At the beginning of the year most strategists expected a few things: recession to soon materialize, the Fed to stop hiking, pivot mid-year, and then aggressively cut in the second half leading to U.S. dollar weakness. None of that really materialized, except the U.S. dollar peaking last fall. The U.S. dollar index (DXY) is now down -11.8% from the peak and down -3.6% from the beginning of June. The DXY index also briefly dipped below 100 this week, breaking through support and well below key moving averages.
So, is the dollar depreciating, or just other major currencies appreciating? Most G10 currencies have been rather strong recently. And it’s precisely these currencies that the U.S. dollar gained a lot of ground on when the Fed began aggressively tightening, compared to other banks. With the pause, and perhaps one more hike left, other central banks that started a little later are catching up. Divergences in central bank paths are budding. This is big, as globally not every central bank is moving lockstep with the Fed (BoC may be an exception). The pace of global central bank hiking is beginning to slow as more are beginning to pause as detailed in the chart below. Looking out, we’d expect this trend to continue as the market is expecting the Fed to pivot in the next 12 months. With U.S. rates at or near the peak, this only reinforces the fact that we’ve likely seen the peak dollar for this cycle.
Drivers of U.S. dollar strength historically are relative growth, rate differentials and demand for the dollar as a “safe haven” asset. Rate differentials are narrowing and it’s easy to see just looking at the performance of the S&P 500 or NASDAQ that we’re in a risk-on environment. Market volatility is low, so there is little appeal for “safe haven” protection.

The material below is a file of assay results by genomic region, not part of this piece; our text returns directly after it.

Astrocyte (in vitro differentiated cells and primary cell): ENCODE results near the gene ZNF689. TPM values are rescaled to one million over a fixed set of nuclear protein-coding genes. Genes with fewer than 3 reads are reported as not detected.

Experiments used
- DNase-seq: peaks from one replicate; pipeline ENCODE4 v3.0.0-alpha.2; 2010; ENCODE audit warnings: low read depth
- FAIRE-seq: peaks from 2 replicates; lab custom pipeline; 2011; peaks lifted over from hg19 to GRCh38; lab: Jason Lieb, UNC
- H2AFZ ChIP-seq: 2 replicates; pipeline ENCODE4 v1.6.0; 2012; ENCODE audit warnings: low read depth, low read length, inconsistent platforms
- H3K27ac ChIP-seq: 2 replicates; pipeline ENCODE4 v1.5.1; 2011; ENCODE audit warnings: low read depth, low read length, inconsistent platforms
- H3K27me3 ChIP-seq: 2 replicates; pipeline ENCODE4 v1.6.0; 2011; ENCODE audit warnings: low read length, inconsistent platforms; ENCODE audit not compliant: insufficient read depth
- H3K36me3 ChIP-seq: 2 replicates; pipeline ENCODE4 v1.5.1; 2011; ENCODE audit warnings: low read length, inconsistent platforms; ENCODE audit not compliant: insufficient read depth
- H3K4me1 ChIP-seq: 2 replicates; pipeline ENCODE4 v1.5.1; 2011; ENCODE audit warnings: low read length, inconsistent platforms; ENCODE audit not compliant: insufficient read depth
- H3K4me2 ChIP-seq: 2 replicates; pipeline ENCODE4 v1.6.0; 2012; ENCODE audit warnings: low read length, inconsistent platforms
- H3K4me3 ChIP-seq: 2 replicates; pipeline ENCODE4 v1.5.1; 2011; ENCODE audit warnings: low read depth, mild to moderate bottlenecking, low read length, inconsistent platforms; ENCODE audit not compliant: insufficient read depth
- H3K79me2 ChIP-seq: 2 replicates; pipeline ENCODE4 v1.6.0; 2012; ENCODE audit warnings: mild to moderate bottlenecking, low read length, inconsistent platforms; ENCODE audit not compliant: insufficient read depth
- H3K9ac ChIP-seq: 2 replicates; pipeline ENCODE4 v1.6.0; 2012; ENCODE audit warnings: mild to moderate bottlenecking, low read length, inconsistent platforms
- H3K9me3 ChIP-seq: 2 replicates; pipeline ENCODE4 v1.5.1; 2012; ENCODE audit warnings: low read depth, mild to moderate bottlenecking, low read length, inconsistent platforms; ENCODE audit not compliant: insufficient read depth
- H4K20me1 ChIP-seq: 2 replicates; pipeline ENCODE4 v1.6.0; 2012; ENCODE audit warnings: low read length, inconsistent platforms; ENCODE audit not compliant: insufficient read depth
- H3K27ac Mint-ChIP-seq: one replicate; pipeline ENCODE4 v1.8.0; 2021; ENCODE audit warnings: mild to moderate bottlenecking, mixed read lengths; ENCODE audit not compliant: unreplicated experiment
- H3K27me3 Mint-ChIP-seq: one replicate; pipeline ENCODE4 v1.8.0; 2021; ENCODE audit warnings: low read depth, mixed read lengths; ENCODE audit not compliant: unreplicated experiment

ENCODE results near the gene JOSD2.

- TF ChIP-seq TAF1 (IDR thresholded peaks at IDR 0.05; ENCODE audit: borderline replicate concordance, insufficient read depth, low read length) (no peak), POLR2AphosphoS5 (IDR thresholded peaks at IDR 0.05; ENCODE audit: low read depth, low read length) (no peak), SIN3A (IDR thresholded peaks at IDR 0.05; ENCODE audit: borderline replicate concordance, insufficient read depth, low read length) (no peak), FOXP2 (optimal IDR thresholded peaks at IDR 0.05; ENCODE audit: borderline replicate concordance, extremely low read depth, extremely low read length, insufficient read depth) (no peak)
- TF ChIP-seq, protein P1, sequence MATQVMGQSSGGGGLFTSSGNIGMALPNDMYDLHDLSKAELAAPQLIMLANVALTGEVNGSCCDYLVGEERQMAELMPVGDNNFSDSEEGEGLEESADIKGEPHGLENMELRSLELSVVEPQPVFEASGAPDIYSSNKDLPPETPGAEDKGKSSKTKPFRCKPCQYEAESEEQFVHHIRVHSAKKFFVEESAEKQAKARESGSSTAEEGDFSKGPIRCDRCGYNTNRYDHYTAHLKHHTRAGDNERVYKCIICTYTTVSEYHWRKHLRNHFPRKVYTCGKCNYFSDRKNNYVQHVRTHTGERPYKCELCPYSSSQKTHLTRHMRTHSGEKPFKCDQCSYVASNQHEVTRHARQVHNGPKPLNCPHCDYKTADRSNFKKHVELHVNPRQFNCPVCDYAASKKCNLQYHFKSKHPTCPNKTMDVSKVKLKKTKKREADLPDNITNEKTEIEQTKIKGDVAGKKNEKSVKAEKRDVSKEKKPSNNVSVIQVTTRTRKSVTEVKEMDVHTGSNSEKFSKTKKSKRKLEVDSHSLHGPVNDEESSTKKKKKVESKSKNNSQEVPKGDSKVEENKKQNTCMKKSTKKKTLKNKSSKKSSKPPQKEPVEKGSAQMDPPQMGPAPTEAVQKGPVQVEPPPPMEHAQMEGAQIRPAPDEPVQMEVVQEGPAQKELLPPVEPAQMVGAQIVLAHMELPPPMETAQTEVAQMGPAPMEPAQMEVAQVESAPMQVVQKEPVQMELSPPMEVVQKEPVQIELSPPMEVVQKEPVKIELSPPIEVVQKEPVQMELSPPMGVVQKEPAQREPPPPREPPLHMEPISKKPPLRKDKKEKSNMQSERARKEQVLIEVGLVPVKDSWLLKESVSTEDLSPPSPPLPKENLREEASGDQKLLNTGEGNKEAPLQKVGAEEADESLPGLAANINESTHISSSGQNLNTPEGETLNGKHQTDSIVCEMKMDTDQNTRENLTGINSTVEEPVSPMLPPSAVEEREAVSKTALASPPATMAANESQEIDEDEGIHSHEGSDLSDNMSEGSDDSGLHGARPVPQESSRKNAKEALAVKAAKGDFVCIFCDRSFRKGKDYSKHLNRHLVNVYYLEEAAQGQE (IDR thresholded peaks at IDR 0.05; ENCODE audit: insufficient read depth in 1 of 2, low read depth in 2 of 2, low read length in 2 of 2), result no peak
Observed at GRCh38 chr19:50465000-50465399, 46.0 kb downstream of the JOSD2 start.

The implications of a longer-term cyclical dollar bear cycle are fairly complex, but the most direct beneficiaries are commodities, notably gold, emerging markets, and risk-on currencies such as the Canadian dollar. One other spin-off effect is the impact on corporate earnings. Many of the largest U.S. companies generate a lot of revenue outside of the United States. A falling dollar tends to boost earning. Historically, the S&P 500 tends to do better when the U.S. dollar index is declining. Looking back to 1980, when the U.S. dollar index was more than 5% below its 52-week moving average, the average look forward quarterly return annualized is 11.74%, compared to an all-time average of 8.42%. In contrast, when the DXY is more than 5% above its 52-week moving average, forward returns are just 6.39%. It’s a small tailwind, but worth keeping in mind. Interestingly, the U.S. tech sector, which derives a substantial portion of its revenue from outside the U.S., could benefit from this relationship.
Global currency trends are interesting, but what’s most important to Canadians is the loonie. And rightfully so! Risk is back on. And risk on currencies like the Canadian dollar have been getting bid back up. WTI is in a stubborn range below $80/bbl however oil prices are no longer falling, and we’re beginning to see some green shoots for the black barrels. With the combination of renewed risk appetite and at least some consolidation in the commodity complex, this could help entrench a moderately bullish trend on the Canadian dollar as we head into the second half of the year.